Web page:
Introduction to the useState hook in React

useState is a hook that allows you to have state variables in functional components.

Previously, if you wanted to manage state in a component, you would have to use a class component.

Now we know what it is - on to the hooks!

The syntax basically looks like this:

    const [counter1, setCounter1] = useState(0);

So whats going on here?

The useState functionality gives us access to 2 values. The first values stores whatever we want to save in state, and the second is a method that let's us set that value. You can name these values whatever you want, as long as they are in the same order.  

We can set an initial state to our value by passing a value to the useState call. In this case, I've given it a value of 0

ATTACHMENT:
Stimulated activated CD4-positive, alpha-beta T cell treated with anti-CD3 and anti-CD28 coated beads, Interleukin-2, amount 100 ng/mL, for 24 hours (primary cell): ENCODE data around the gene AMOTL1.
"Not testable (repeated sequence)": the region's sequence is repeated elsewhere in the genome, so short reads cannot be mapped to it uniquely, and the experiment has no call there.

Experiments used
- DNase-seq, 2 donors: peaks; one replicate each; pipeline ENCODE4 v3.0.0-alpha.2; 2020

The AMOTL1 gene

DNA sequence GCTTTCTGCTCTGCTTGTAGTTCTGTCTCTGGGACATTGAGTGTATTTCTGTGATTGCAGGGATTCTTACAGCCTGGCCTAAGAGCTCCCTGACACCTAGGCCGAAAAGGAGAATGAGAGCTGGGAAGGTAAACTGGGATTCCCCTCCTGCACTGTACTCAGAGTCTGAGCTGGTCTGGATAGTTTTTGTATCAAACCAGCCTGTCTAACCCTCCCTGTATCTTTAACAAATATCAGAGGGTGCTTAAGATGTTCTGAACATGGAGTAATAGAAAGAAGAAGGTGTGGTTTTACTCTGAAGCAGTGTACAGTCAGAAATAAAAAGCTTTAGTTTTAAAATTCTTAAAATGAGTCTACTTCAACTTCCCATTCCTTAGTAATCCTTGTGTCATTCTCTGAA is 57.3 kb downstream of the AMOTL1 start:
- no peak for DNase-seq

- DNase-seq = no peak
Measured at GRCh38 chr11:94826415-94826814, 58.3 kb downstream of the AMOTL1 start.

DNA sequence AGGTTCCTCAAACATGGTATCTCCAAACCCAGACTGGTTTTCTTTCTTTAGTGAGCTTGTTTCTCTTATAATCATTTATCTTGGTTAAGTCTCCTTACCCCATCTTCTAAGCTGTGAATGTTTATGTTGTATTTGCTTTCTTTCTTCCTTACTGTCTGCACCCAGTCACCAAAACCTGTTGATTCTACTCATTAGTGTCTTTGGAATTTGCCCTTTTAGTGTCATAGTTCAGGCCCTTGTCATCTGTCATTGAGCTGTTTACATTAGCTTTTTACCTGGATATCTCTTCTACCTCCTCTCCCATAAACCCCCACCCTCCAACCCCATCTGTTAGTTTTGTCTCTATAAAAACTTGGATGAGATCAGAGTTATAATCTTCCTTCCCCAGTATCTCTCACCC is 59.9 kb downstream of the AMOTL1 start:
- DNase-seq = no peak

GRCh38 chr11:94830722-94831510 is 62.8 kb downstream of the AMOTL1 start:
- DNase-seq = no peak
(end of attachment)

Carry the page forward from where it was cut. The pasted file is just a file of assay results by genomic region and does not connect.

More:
That's our state set up! But how do we use it?

We can reference these like any other variable in JS. For example:


    <div>Counter 1: {counter1}</div>

or in another function:

    function doubleCounterValues(){
      setCounter1(counter1 * 2)

That's it! Since you can have as many of these hooks as you like, the useState hooks makes it super easy to isolate, access, and edit state values for different elements of your app.

Check out this code sandbox:

This is part of the React bite-size series of posts. Check out the rest here!